As the operating environment normalizes, we believe that we will return to our usual high-single-digit loan growth next year. One of the reasons that we are confident in our ability to return to historical levels of loan growth is the success we have had in attracting new banking talent to the Company. Since completing the MOE and becoming a larger regional bank, one of our goals has been to recruit more bankers with experience and relationships outside of our historical Korean-American markets. We have invested in products and services, including our treasury management platform to demonstrate that Bank of Hope has the tools and resources to effectively support the business development efforts of bankers with proven expertise in targeting small and middle-market enterprises.

We have been very successful with our diversification initiatives, which has enabled us to build our corporate banking group and attract new teams that have provided deep expertise in large vertical markets, including more recently the telecom and healthcare industries. This effort has been a key factor in the growth of our commercial client base over the past few years, and has been a major driver of the positive shift in the mix of our deposits and improve the diversification in our loan portfolio. We continue to have a good pipeline of new banking talent, and we expect to have more additions over the second half of the year that will further strengthen our commercial banking capabilities, add expertise in new areas, continue to expand our market base, and contribute to the further diversification of our loan portfolio in the coming years.

It is a very competitive market for banking talent, and we are very pleased that we have been able to build Bank of Hope's reputation as an attractive place for mainstream commercial bankers to build -- to continue building their careers. While some of the headwinds to net loan growth, I expect it to persist near term, we have a robust pipeline that is supported by strong macroeconomic forecasts. And we believe our success in executing on our strategic initiatives has positioned us well to deliver enhanced profitability for 2021 and create value for our shareholders in the future.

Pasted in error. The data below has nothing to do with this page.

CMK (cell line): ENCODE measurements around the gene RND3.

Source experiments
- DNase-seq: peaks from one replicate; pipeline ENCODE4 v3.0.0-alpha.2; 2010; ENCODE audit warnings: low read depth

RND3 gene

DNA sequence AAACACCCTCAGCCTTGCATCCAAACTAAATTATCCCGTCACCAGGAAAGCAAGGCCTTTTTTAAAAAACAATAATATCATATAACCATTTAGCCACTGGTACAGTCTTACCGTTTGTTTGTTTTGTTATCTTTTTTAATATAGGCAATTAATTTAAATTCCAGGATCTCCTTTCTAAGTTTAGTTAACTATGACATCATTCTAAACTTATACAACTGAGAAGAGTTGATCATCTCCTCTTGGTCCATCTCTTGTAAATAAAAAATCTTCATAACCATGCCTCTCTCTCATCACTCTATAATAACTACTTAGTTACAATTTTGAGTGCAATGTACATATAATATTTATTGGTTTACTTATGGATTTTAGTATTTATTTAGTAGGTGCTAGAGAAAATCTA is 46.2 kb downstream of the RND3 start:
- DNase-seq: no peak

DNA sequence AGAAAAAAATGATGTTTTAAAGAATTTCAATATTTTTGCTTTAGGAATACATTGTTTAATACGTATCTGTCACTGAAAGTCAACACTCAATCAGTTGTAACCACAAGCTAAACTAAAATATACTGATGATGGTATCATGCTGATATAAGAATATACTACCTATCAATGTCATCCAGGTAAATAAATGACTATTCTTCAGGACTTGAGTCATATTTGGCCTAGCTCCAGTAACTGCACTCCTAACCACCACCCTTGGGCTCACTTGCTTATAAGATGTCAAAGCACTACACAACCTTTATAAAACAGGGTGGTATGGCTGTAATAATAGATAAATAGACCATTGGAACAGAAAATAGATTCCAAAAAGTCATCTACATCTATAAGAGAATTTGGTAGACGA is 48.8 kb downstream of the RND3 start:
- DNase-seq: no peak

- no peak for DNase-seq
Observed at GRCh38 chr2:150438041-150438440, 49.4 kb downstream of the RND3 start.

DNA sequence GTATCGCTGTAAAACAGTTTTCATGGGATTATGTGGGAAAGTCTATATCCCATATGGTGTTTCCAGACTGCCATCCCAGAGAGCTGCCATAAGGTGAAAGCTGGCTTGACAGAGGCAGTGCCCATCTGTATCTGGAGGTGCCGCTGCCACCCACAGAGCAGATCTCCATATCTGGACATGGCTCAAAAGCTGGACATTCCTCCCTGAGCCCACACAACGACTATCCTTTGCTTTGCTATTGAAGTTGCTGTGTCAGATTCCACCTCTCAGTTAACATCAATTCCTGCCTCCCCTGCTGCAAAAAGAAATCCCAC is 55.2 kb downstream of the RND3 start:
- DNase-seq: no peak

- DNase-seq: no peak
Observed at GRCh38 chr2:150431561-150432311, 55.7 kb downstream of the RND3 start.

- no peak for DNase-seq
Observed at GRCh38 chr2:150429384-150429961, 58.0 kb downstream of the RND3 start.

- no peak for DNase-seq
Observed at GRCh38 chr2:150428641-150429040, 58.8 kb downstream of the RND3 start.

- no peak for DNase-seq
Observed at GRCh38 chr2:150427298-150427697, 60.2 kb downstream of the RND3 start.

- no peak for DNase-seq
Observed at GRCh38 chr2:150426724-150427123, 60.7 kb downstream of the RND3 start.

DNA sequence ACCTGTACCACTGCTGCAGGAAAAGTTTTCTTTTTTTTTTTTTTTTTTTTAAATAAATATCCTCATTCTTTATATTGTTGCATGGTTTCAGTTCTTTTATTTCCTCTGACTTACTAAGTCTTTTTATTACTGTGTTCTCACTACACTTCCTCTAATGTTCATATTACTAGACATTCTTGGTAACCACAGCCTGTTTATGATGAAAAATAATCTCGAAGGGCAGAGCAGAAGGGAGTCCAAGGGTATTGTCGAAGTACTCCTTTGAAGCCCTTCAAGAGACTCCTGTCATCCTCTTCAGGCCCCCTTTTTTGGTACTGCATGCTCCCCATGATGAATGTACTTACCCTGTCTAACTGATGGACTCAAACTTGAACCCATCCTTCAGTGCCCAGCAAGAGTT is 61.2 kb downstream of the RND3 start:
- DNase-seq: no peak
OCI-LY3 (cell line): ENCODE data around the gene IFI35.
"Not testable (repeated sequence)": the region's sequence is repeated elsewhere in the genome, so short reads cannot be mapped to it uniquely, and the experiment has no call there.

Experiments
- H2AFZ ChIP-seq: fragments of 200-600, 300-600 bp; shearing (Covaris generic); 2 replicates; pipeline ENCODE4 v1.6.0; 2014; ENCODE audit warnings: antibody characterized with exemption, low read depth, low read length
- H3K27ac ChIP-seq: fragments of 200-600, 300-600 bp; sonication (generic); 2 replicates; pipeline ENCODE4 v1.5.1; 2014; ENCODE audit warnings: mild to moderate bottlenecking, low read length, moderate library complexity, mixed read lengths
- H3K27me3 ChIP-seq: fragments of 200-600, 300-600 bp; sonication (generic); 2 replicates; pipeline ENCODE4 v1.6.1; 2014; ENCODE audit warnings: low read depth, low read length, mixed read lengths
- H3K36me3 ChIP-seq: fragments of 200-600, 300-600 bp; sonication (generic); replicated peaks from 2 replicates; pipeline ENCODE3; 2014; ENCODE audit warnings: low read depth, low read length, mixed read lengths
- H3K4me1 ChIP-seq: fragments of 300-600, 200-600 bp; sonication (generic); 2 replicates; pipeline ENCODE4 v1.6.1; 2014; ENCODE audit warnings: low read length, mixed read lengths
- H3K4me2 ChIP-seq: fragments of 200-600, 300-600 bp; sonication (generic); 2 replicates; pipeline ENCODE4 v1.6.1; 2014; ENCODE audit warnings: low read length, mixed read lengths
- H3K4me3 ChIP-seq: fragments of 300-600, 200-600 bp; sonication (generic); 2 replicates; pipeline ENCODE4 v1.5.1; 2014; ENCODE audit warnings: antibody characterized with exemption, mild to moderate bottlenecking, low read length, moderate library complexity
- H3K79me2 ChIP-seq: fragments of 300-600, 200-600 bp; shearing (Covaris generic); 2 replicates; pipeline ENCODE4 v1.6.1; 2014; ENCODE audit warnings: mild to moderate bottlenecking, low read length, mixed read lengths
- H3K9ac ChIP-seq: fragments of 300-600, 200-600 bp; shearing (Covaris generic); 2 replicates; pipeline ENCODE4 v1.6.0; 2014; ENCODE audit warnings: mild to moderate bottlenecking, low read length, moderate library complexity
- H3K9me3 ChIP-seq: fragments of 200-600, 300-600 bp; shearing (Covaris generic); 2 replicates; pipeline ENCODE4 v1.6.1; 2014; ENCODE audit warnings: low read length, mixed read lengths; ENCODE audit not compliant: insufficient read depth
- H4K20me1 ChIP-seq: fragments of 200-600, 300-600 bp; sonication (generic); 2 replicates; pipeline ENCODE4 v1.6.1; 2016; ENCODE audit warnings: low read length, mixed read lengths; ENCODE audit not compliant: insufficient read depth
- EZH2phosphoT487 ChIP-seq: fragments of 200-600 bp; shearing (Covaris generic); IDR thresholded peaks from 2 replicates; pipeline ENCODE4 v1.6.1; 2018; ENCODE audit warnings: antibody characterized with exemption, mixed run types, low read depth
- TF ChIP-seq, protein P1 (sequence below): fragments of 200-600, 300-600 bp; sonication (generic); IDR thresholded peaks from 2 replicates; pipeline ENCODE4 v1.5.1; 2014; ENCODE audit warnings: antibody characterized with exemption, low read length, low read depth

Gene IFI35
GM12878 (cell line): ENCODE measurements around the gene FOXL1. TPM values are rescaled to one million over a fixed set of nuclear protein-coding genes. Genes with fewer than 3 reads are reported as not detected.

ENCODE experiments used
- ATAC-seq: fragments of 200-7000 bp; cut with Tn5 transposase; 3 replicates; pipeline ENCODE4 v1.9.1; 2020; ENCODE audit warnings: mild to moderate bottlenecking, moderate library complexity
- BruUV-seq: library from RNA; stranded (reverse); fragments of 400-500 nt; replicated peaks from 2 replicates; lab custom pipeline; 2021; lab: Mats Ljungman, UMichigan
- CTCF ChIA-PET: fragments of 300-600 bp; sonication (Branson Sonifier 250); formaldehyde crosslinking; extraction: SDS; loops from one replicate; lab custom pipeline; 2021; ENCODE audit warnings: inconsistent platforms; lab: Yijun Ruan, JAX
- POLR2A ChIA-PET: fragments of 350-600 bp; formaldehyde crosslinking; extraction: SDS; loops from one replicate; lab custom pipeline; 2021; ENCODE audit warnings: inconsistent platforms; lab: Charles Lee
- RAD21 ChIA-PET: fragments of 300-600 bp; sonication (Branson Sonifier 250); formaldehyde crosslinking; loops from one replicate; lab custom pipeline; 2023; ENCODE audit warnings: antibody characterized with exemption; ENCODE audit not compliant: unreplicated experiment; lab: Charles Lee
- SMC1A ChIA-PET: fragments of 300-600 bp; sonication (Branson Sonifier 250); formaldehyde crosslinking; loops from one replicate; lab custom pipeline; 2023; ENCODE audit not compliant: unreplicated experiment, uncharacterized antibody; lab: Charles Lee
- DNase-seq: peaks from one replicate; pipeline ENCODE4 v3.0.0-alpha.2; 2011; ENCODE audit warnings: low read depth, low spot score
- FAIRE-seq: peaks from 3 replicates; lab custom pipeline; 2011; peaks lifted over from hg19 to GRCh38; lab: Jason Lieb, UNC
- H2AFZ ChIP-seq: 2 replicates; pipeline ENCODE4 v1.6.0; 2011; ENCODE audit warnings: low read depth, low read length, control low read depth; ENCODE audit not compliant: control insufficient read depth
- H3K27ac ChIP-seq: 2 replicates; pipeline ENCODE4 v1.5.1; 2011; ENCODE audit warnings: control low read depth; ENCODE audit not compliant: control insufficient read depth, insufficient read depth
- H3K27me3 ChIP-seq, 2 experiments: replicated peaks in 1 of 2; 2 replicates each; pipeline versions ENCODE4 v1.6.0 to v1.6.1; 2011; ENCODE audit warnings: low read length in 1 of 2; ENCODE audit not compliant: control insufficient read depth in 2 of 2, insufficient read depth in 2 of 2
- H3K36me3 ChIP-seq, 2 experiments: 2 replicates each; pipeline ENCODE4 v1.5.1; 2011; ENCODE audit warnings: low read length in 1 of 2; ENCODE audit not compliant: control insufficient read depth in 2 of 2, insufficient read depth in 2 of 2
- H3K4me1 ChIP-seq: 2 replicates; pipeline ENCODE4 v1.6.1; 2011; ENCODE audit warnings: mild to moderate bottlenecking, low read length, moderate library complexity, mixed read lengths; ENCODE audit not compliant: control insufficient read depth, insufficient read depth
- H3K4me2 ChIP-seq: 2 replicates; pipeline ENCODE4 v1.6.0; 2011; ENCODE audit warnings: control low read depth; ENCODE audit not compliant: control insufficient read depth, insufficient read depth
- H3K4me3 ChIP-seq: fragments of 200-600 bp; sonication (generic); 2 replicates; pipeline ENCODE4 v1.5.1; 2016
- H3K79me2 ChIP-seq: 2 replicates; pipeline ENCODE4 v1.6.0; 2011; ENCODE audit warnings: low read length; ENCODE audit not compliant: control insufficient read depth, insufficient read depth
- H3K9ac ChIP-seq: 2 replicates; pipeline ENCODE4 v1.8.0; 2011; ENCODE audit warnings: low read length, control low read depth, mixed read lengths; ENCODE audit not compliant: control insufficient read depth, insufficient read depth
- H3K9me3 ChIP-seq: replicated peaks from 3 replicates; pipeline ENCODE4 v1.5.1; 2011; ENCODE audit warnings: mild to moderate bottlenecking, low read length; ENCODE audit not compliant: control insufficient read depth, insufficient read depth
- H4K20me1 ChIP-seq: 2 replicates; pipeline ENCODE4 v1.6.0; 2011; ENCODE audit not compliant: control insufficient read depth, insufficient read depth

With that, we would be happy to take your questions and add any additional color as requested. Operator, please open up the call.

Questions and Answers:

Operator

Thank you. We will now begin the question-and-answer session. [Operator Instructions] And the first question will come from Matthew Clark with Piper Jaffray. Please go ahead.

Matthew Clark -- Piper Jaffray -- Analyst

Hey, good morning.

Angie Yang -- Senior Vice President, Director of Investor Relations & Corporate Communications

Good morning.

Matthew Clark -- Piper Jaffray -- Analyst

Maybe first on the hotel loan sales, I'm wondering whether are there plans to kind of further reduce your concentration in hotels and maybe even retail CRE? I'm just trying to get a sense for whether or not those two portfolios might shrink over time through run-off or potential sales, or whether or not you're willing to start to dip your toe in the water and grow those exposures going forward?

Kevin S. Kim -- Chairman, President & Chief Executive Officer, Chairman & Chief Executive Officer for Bank of Hope

Matthew, we are very closely monitoring the hotel/motel and retail portfolio, and we will remain prudent in managing the risks associated with these portfolios at acceptable levels. In terms of additional sales of hotel/motel loans, there could be additional sales, but additional sales would be one-off determined on a case-by-case basis. And I don't expect that we will have another sales of this large volume.